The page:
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[87WashLRev1295] Monitored Disclosure: A Way to Avoid Legislative Supremacy in Redistricting Litigation

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dc.contributor.author Tyson, Mark
dc.contributor.author Washington Law Review
dc.date.accessioned 2012-12-18T17:27:27Z
dc.date.available 2012-12-18T17:27:27Z
dc.date.issued 2012-12
dc.identifier.citation 87 Wash. L. Rev. 1295 (2012) en_US
dc.identifier.issn 0043-0617
dc.identifier.uri http://hdl.handle.net/1773.1/1188
dc.description.abstract Abstract: The Speech or Debate Clause of the U.S. Constitution protects members of Congress from testifying about “legislative acts” or having “legislative acts” used against them as evidence. U.S. Supreme Court decisions delineating the scope of what constitutes a “legislative act” have an episodic feel and have failed to create a readily applicable test for new factual scenarios. One such scenario occurs when members of Congress communicate with state legislators regarding congressional redistricting. Courts must know how to handle instances where members of Congress assert legislative privilege in the redistricting context, and specifically when members of Congress assert the privilege in an effort to prevent disclosure of documentary material. Instead of resorting to the traditional “legislative acts” test, courts should permit disclosure of written materials subject to the rules of discovery. Courts should be vigilant in reviewing discovery requests to ensure that plaintiffs are not unduly burdening members of Congress, thereby unnecessarily distracting them from their work. en_US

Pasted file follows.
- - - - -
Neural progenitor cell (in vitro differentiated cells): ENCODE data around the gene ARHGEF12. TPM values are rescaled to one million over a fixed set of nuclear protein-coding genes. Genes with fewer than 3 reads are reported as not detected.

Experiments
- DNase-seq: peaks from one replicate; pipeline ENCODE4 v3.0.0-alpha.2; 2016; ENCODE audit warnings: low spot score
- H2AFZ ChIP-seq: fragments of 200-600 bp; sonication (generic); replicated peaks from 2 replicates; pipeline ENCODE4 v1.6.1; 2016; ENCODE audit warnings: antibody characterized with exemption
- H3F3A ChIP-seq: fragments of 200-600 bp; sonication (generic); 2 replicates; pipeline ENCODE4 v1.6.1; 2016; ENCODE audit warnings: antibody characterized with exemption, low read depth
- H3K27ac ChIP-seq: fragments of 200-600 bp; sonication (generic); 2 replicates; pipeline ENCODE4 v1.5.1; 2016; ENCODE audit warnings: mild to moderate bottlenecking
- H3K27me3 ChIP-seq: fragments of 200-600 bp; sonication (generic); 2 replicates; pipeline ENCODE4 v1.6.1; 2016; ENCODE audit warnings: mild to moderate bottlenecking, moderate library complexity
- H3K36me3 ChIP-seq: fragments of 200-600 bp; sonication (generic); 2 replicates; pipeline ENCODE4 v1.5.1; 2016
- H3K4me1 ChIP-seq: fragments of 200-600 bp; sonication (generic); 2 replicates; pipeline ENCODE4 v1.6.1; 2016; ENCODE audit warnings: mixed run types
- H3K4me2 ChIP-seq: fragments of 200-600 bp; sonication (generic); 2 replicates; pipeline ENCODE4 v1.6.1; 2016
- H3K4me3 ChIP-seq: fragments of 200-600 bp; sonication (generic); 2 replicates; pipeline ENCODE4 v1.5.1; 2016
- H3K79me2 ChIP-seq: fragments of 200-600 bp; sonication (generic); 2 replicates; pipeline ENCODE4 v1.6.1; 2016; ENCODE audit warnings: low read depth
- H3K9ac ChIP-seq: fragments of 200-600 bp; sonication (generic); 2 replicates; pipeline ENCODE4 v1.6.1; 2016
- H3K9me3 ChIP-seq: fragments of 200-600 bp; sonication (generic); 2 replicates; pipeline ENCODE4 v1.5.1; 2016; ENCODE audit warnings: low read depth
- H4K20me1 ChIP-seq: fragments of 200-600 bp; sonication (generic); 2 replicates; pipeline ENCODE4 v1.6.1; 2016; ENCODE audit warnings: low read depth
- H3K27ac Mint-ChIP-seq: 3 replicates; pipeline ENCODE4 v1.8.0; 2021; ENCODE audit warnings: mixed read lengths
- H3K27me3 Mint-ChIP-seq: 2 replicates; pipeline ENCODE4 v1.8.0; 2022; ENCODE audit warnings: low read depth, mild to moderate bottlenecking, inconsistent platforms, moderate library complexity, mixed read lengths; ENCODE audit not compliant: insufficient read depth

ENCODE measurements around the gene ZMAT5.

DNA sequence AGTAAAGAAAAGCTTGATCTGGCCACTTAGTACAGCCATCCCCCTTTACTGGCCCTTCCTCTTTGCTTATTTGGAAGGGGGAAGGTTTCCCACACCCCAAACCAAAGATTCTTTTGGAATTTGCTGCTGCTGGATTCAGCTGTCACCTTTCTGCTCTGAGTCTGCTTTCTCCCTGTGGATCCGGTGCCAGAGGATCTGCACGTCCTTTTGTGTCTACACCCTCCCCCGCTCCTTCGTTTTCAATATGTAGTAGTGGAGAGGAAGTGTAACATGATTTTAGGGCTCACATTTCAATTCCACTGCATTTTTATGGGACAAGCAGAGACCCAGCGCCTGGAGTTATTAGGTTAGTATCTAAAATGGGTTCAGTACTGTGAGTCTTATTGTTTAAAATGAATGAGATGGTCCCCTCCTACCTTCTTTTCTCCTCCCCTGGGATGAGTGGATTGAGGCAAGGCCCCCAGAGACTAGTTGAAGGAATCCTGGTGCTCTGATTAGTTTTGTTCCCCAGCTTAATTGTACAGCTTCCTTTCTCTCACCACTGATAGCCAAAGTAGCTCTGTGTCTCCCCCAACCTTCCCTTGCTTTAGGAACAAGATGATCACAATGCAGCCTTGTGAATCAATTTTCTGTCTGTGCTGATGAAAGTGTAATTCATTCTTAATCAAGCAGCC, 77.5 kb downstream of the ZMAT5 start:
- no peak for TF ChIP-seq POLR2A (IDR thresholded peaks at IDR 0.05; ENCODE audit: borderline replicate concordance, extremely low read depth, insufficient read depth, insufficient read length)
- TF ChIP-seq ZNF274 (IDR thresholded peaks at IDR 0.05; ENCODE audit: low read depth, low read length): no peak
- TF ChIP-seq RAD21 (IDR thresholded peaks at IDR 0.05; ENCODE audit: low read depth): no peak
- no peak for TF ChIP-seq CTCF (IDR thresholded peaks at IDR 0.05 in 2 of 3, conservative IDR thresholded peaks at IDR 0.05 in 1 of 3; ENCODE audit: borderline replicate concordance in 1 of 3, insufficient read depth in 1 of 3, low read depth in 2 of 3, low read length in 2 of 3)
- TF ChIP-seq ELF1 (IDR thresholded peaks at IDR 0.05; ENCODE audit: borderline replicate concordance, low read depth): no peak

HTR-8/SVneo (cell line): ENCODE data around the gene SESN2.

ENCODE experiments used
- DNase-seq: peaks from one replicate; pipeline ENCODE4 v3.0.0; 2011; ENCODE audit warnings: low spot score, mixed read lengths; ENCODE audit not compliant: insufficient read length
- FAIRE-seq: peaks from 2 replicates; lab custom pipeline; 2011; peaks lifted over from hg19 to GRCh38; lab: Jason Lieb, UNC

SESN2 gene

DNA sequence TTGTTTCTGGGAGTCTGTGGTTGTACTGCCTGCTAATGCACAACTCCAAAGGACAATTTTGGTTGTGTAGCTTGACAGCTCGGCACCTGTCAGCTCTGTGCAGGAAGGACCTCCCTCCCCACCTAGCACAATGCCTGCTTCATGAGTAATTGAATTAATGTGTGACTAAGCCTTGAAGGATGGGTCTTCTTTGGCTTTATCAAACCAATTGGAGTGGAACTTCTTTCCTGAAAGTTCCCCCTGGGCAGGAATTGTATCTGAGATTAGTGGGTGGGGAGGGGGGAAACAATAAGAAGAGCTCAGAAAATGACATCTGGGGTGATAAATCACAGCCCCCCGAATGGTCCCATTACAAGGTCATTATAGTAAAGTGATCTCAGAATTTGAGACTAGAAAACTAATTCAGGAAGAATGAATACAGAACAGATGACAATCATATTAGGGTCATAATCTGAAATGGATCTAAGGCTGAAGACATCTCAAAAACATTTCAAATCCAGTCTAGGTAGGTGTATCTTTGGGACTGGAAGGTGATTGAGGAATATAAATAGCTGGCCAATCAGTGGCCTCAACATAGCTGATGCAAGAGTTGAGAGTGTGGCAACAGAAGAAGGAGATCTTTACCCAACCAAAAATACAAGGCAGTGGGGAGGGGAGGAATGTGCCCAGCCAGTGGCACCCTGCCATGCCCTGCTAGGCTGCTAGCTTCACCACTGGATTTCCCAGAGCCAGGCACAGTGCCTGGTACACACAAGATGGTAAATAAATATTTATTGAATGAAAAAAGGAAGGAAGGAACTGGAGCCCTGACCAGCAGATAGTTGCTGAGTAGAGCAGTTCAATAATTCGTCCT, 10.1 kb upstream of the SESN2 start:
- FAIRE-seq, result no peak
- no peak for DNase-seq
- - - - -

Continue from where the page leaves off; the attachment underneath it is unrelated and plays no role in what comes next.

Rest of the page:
dc.language.iso en_US en_US
dc.publisher Seattle: Washington Law Review, University of Washington School of Law en_US
dc.subject Comment en_US
dc.title [87WashLRev1295] Monitored Disclosure: A Way to Avoid Legislative Supremacy in Redistricting Litigation en_US
dc.type Article en_US
dc.rights.holder Copyright 2012 by Washington Law Review Association. en_US

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